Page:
These cacti bloom about the same time as when we celebrate Thanksgiving, Christmas and Easter. Some of the blooming times overlap and so the growers simplified name and refer to them as Holiday Cacti. All three belong to the same genus, Schlumbergera. They are all native to Brazil and require the same care so names are not a serious problem.
Schlumbergera are short day plants; they need a long, non-interrupted dark period (night) and a low temperature period (50°F or less) in order to bloom. If these conditions are not met, blooming will be delayed or prevented. For the Bay Area gardener, the easiest way to meet these requirements is to grow the plant out of doors in filtered sunlight away from any artificial light source. Once the flower buds start to show, the plant can be placed wherever desired. The Holiday Cacti can be left out of doors all year round or brought inside when the flower buds start to show. If you hold off too long before bringing the plant indoors (buds one-half-of-an-inch or more long) the buds dry up and fall off.
All of the Holiday Cacti are epiphytes, that is, in their native environment, they live attached to trees. They gather their nutrients from dust, decayed leaves, dead insects, bird droppings and similar organic matter. Rain is their water source. A good potting medium can be prepared using 8 parts Gardener’s Gold Potting Soil, 3 parts mini-mulch bark and 1 part Perlite. A few tablespoons of Cottonseed meal will take care of fertilizer needs for the first six months. After that, Mr. Ed uses 14-14-14 Osmocote every 4 months. If the cacti get too much sun, they will bloom well but the foliage will be bleached and less attractive. If they do not get enough sun, they will have fewer blooms. Mr. Ed has never seen any diseases on any of the Holiday Cacti. Seldom, mealy bugs may infest the plant. The quickest, easiest cure for mealy bugs is to spray them with undiluted rubbing alcohol. A good quality Vodka will work almost as well. When the mealy bugs turn brown, they are dead.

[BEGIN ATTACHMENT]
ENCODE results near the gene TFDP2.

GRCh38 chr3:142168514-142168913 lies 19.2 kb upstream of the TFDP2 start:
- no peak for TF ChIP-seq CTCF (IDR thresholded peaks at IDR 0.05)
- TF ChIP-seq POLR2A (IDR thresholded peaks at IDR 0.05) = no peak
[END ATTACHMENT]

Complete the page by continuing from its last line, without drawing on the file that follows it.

Thanksgiving cactus or Crab Cactus (Schlumbergera truncata): Sometimes sold as Zygocactus truncata) this cactus will start to bloom about the middle of November and finish about the end of December. Flower color can be orange, pink, red, white or salmon. Each branch is composed of segments (called joints) which are one or two inches long and arranged end to end to form a branch up to three feet long. Each joint has several teeth along each edge with the longest being at the end of the joint from which it gets its name Crab Cactus. These cacti are prolific bloomers over a prolonged period and the ones most commonly available. They are often sold as "Christmas Cacti".
Christmas cactus (Schlumbergera bridgesii): Starts to bloom toward the end of December and finishes by the middle of February. It has only one flower color; a dark pink. Each joint
has rounded edges and is about 1-1/2 inches long and may form a branch about 1-1/2 feet long. It is a less prolific bloomer than the "Crab Cactus".
The Easter cactus (Schlumbergera gaertneri or Rhipsalidopsis gaertneri): Blooms in April or May and sometimes again in July. Flowers may be red or pink. The joints are 1-1/2 to 2 inches long and have smooth rounded edges. The plant is somewhat upright and may grow as a cluster up to 6 inches high and one foot wide. This plant should be given protection during cold weather.
Propagation: All of the Holiday Cacti are easily propagated from one or more of the joints. Burry a joint half way deep in the potting mix described above. A string of four to eight joints may also be used but bury only the first joint. Keep the soil mix moist and in the same location as the mature cacti.